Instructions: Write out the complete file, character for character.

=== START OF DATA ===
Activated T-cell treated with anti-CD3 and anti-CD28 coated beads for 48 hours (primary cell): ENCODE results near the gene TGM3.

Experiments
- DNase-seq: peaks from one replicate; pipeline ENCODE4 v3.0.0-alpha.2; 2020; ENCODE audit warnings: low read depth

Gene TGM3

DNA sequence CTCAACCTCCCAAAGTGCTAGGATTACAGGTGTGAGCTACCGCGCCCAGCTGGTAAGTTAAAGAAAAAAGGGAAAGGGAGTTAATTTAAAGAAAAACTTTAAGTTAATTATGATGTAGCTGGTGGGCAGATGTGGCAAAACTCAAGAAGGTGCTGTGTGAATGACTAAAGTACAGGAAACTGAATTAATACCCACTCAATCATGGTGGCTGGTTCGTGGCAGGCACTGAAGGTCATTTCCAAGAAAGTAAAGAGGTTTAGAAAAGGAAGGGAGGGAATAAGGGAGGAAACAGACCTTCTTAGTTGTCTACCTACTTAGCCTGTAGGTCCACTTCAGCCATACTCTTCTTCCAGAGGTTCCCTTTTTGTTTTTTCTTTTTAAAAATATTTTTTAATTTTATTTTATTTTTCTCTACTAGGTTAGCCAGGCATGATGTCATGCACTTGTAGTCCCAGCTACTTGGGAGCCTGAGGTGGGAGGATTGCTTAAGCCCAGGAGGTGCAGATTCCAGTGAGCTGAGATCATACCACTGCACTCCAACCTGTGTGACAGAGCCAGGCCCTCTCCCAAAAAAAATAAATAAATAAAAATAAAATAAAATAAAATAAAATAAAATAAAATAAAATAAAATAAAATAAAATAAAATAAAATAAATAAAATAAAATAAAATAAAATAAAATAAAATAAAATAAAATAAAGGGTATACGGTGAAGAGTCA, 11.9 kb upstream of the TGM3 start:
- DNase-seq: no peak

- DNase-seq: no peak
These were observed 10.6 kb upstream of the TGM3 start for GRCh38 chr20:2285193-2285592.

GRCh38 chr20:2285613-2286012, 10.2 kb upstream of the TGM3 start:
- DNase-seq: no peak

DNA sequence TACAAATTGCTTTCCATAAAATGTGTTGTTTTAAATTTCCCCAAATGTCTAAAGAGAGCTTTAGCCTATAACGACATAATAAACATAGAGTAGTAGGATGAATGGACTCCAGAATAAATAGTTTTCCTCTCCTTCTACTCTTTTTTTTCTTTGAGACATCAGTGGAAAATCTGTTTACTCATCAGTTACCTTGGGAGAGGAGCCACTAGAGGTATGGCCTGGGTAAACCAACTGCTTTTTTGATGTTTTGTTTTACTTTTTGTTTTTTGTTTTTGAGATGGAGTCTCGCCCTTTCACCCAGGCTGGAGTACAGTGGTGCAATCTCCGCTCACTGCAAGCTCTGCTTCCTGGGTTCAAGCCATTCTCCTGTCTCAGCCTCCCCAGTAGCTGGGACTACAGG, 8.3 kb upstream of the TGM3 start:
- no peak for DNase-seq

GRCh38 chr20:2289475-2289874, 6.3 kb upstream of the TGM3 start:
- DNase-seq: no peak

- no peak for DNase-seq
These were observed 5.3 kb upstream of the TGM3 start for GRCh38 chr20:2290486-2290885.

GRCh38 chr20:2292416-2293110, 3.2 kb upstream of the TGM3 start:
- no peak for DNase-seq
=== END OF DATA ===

Activated T-cell treated with anti-CD3 and anti-CD28 coated beads for 48 hours (primary cell): ENCODE results near the gene TGM3.

Experiments
- DNase-seq: peaks from one replicate; pipeline ENCODE4 v3.0.0-alpha.2; 2020; ENCODE audit warnings: low read depth

Gene TGM3

DNA sequence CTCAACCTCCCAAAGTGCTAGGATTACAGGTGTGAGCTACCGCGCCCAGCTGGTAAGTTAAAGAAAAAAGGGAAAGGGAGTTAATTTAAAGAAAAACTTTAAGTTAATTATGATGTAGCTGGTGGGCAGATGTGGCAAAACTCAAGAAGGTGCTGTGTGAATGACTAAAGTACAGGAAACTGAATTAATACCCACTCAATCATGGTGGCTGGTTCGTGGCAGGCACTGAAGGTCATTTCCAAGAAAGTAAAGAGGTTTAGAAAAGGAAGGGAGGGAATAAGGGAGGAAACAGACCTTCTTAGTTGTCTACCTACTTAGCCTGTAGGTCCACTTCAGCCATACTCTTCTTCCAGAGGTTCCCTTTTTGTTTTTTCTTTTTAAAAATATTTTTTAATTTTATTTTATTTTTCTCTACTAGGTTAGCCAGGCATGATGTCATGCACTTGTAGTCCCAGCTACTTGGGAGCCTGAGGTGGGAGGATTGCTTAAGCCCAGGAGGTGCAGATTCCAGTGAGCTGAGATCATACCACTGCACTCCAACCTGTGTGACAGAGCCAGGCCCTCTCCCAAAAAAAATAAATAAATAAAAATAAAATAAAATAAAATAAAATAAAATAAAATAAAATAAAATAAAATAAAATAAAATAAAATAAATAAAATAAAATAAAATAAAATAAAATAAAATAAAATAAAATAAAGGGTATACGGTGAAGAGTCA, 11.9 kb upstream of the TGM3 start:
- DNase-seq: no peak

- DNase-seq: no peak
These were observed 10.6 kb upstream of the TGM3 start for GRCh38 chr20:2285193-2285592.

GRCh38 chr20:2285613-2286012, 10.2 kb upstream of the TGM3 start:
- DNase-seq: no peak

DNA sequence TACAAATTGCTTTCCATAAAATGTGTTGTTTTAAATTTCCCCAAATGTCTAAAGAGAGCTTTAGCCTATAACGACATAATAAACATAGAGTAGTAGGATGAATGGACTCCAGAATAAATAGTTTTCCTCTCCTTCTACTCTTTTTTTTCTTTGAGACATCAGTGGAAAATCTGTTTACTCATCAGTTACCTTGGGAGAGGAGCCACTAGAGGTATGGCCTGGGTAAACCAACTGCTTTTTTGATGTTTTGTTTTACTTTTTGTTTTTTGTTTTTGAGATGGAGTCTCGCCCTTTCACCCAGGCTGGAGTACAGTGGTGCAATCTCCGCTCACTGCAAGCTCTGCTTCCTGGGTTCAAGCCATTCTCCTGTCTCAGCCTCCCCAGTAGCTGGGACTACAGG, 8.3 kb upstream of the TGM3 start:
- no peak for DNase-seq

GRCh38 chr20:2289475-2289874, 6.3 kb upstream of the TGM3 start:
- DNase-seq: no peak

- no peak for DNase-seq
These were observed 5.3 kb upstream of the TGM3 start for GRCh38 chr20:2290486-2290885.

GRCh38 chr20:2292416-2293110, 3.2 kb upstream of the TGM3 start:
- no peak for DNase-seq